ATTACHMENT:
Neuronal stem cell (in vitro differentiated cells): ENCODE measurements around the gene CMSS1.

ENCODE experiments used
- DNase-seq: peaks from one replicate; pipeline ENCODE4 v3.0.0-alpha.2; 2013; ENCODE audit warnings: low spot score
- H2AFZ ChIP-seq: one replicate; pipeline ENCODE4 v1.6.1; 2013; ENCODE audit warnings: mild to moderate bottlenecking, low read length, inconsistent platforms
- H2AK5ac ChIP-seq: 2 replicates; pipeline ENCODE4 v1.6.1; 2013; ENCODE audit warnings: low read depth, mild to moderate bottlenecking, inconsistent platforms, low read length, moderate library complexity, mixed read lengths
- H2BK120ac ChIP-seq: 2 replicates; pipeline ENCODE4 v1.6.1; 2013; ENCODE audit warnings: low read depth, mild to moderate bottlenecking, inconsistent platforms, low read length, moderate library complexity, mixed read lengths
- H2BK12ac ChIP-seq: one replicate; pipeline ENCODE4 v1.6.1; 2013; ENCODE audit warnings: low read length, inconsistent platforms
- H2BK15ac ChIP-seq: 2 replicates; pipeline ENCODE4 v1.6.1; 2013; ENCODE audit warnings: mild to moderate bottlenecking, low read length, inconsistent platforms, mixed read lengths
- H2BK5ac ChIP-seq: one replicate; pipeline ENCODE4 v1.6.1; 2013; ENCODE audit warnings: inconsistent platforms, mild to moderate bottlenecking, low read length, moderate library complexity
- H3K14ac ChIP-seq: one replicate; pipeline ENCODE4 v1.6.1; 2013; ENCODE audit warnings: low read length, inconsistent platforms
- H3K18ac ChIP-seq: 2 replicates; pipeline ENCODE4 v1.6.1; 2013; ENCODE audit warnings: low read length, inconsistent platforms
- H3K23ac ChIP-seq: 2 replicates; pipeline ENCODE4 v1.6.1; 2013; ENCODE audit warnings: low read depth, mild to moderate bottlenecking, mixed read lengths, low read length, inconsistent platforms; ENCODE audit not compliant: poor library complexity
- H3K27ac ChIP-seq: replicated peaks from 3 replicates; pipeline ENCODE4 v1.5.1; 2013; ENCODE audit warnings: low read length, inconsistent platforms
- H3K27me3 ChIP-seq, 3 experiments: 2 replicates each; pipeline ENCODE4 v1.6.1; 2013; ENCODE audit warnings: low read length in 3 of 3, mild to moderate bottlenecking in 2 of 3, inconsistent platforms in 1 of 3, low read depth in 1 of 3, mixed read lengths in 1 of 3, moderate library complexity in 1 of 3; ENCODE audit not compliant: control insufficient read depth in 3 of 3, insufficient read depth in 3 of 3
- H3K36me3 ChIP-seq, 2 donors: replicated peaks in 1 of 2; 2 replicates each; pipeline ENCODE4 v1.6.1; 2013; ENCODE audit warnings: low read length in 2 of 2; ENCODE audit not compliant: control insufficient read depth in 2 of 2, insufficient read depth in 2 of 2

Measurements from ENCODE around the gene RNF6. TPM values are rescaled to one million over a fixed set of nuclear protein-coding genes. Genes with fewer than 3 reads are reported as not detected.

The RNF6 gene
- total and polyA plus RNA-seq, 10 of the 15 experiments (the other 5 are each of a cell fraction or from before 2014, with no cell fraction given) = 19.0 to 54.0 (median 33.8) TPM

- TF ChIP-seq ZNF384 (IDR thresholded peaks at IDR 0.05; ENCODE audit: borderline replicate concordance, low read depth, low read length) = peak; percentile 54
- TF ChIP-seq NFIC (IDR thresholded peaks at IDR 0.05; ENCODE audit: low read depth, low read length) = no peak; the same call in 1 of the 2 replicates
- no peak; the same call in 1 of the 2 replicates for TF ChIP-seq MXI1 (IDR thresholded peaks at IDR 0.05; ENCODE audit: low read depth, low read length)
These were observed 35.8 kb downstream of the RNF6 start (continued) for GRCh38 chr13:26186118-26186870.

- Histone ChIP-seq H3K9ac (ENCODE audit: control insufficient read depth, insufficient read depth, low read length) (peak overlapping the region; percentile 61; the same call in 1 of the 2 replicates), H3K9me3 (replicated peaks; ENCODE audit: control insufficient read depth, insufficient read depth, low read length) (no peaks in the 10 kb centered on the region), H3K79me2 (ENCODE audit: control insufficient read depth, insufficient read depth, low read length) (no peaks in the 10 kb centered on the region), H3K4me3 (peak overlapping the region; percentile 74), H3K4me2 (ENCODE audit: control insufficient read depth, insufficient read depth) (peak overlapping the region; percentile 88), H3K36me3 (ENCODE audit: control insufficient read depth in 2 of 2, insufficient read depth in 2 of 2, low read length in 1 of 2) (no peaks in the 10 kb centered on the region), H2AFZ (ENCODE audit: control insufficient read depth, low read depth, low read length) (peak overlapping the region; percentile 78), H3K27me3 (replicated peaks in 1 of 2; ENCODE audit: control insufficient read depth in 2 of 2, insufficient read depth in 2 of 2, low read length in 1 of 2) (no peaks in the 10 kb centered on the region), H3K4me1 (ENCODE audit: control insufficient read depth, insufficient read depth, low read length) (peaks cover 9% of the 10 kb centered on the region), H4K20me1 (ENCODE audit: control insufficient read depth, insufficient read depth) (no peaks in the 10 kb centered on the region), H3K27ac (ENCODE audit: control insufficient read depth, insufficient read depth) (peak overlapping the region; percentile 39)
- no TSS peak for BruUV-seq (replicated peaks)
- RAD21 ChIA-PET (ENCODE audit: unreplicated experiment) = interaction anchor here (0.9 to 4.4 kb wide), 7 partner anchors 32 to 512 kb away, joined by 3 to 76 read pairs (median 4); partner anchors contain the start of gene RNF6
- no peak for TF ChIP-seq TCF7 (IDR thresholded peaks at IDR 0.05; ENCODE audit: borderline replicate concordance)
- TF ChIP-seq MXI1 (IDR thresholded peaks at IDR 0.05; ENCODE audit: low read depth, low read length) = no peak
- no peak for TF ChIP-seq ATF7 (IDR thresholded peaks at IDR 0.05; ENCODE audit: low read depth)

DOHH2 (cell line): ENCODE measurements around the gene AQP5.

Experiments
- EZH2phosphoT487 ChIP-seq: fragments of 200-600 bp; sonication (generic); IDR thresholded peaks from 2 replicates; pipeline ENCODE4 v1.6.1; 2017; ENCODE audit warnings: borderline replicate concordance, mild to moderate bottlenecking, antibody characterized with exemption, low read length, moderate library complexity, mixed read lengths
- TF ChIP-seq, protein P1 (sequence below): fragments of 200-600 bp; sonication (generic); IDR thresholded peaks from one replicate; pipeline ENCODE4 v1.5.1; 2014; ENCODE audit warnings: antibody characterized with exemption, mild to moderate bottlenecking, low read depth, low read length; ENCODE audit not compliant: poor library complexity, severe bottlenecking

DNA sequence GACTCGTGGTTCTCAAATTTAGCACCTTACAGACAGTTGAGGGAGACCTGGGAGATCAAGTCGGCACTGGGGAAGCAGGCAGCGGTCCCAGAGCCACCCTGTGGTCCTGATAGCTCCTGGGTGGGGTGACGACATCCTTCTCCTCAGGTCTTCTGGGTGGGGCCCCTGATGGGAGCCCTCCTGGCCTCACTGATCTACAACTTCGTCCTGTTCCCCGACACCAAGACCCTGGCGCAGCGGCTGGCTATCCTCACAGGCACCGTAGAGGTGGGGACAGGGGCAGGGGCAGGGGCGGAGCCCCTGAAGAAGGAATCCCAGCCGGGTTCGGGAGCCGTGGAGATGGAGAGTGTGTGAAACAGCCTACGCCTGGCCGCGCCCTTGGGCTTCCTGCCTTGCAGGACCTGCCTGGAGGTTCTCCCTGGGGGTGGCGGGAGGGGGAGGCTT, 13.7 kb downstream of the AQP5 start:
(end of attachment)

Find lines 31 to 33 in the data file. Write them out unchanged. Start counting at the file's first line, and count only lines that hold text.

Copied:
- EZH2phosphoT487 ChIP-seq: fragments of 200-600 bp; sonication (generic); IDR thresholded peaks from 2 replicates; pipeline ENCODE4 v1.6.1; 2017; ENCODE audit warnings: borderline replicate concordance, mild to moderate bottlenecking, antibody characterized with exemption, low read length, moderate library complexity, mixed read lengths
- TF ChIP-seq, protein P1 (sequence below): fragments of 200-600 bp; sonication (generic); IDR thresholded peaks from one replicate; pipeline ENCODE4 v1.5.1; 2014; ENCODE audit warnings: antibody characterized with exemption, mild to moderate bottlenecking, low read depth, low read length; ENCODE audit not compliant: poor library complexity, severe bottlenecking

DNA sequence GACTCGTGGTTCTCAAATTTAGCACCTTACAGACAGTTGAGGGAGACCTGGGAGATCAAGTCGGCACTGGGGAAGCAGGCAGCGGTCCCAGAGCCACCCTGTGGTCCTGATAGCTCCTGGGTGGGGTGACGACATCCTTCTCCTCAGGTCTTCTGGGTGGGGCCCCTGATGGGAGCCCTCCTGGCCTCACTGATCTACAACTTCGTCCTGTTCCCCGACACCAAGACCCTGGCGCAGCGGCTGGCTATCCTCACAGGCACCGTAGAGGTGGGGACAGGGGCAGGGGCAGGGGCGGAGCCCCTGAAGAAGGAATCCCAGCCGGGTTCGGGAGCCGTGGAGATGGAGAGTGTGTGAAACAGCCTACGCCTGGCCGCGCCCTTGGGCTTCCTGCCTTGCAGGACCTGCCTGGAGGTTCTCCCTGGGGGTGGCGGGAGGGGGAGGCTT, 13.7 kb downstream of the AQP5 start: